Have you seen the size of 'The Time Traveller's Almanac' though? It's massive, a book that could easily cause some damage if it fell from a great height (I say this because it fell off the bunkbed this morning and caused some damage...) I'm not going to be able to cover all the stories inside, in one post, so I'll be focussing on some in a bit more depth and offering a few thoughts on the book, as a whole, a little closer to Christmas.
Which brings me neatly back to Richard Matheson and 'Death Ship'.
‘Mason stood up as the captain gestured towards the door. Mickey started to move, then hesitated. He looked at the bodies.
“Shouldn’t we…?” he started to inquire.
“What, what?” Ross asked, impatient to leave.
Mickey stared at the bodies. He felt caught up in a great, bewildering, insanity.
“Shouldn’t we…bury ourselves?” he said.’
Whilst exploring a planet, for potential colonisation, the crew of a spaceship discover another ship has already crash-landed. It's not just any old ship though, the bodies inside the wreckage are theirs... Having seen their fate, the crew must decide whether to depart the planet or cheat death by staying. They can't stay though...
When I realised what the ending actually meant for the crew (I read it three times and suddenly went, “wow…”) I had to ask myself how much of a time travel tale ‘Death Ship’ actually is. There’s a definite element of horror there that, for me, overshadowed the whole time travel thing (and I can’t say more without giving the game away, Matheson does his trick of setting expectations then blowing you away with something out of left field). Time travel is definitely a feature though so it counts. Magnanimous of me, I know :o) I liked the Matheson introduces the theme as it asks a lot of questions of characters already on the edge. It asks a lot of questions of the reader as well. Can the crew cheat fate? On that score ‘Death Ship’ is a tale that gets you thinking.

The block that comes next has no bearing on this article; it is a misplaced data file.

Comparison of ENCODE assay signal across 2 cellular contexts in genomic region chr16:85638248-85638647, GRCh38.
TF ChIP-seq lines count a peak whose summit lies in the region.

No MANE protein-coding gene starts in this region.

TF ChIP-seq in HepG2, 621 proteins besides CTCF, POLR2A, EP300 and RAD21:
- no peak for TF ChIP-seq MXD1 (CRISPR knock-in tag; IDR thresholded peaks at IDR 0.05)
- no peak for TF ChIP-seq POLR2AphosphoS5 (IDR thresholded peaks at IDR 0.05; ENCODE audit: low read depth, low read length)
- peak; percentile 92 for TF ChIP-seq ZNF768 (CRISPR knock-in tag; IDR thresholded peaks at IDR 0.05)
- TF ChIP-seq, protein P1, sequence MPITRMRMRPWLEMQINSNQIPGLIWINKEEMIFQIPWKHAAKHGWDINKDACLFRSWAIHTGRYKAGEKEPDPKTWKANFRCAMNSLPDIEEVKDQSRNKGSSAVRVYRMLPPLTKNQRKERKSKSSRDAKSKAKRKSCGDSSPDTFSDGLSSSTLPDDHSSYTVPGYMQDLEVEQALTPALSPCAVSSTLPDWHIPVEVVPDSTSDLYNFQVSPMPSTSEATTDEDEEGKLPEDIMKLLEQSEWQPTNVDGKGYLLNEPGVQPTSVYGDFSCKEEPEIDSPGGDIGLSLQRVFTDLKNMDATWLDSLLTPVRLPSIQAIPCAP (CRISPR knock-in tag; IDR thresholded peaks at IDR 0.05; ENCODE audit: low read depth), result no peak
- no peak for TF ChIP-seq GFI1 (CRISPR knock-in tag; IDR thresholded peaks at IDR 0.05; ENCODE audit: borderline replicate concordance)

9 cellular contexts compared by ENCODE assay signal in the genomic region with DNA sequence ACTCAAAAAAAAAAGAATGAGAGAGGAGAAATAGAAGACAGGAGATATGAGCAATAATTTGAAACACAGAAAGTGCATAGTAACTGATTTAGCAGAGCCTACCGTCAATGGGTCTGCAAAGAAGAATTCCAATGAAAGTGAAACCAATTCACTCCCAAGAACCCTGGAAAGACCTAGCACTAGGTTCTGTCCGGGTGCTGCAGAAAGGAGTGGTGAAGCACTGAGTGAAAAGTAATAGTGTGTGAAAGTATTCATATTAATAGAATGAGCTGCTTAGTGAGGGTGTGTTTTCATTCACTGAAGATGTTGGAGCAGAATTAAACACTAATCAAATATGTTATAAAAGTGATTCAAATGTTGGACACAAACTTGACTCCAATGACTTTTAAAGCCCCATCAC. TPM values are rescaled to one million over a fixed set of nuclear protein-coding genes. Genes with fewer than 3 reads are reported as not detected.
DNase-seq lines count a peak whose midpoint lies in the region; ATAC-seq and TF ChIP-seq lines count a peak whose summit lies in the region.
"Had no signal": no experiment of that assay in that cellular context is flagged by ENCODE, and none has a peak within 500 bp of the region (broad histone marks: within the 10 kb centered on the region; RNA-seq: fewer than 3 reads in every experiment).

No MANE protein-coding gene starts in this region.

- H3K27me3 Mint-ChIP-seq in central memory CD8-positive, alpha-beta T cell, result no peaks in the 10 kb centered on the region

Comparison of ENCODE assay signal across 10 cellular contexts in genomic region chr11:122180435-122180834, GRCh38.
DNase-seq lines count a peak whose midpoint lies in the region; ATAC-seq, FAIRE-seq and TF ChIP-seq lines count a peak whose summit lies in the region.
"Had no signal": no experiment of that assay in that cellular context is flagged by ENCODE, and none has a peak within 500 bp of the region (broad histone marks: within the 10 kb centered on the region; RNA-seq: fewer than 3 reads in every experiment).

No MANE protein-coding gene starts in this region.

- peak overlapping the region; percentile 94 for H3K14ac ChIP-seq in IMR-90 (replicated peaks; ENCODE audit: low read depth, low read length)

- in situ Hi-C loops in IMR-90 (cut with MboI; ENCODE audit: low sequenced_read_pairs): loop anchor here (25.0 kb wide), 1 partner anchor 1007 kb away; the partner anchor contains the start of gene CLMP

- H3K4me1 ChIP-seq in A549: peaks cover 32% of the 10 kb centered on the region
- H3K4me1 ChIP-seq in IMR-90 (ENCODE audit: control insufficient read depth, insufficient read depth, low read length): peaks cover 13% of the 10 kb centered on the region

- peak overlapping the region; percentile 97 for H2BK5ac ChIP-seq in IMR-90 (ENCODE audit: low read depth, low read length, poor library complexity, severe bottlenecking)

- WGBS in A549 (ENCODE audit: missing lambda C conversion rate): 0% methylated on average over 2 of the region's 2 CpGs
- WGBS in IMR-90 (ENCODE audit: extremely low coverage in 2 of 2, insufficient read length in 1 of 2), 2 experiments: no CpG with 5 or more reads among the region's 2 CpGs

It’s a Richard Matheson tale and, for me, that means very intelligent use of language that sets the reader in the middle of things right away. You never find out much about the planet itself, you don’t need to. This is all about the crew and their reactions to one hell of a conundrum. I really felt the sense of panic in the crew as things became much clearer, Matheson takes the reader along at exactly the same speed (never giving anything away until the right moment) and it’s like you’re right there with the characters.
And that ending… If the rest of the tales in ‘The Time Traveller’s Almanac’ are of the same standard then I’m looking forward to dipping in and out of this book over the next few weeks.